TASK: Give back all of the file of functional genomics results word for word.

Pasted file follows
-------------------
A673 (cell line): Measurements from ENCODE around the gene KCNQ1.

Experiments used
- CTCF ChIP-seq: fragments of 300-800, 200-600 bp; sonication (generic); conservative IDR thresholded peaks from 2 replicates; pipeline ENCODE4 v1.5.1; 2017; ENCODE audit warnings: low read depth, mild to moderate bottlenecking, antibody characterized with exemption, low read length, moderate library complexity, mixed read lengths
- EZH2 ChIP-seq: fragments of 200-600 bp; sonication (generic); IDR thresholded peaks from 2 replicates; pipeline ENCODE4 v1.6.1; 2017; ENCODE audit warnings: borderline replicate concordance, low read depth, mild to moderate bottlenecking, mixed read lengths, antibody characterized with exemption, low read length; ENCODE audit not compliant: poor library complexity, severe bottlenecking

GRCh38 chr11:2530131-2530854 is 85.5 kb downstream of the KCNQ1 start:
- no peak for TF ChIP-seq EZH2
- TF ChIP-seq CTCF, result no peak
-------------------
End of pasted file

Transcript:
A673 (cell line): Measurements from ENCODE around the gene KCNQ1.

Experiments used
- CTCF ChIP-seq: fragments of 300-800, 200-600 bp; sonication (generic); conservative IDR thresholded peaks from 2 replicates; pipeline ENCODE4 v1.5.1; 2017; ENCODE audit warnings: low read depth, mild to moderate bottlenecking, antibody characterized with exemption, low read length, moderate library complexity, mixed read lengths
- EZH2 ChIP-seq: fragments of 200-600 bp; sonication (generic); IDR thresholded peaks from 2 replicates; pipeline ENCODE4 v1.6.1; 2017; ENCODE audit warnings: borderline replicate concordance, low read depth, mild to moderate bottlenecking, mixed read lengths, antibody characterized with exemption, low read length; ENCODE audit not compliant: poor library complexity, severe bottlenecking

GRCh38 chr11:2530131-2530854 is 85.5 kb downstream of the KCNQ1 start:
- no peak for TF ChIP-seq EZH2
- TF ChIP-seq CTCF, result no peak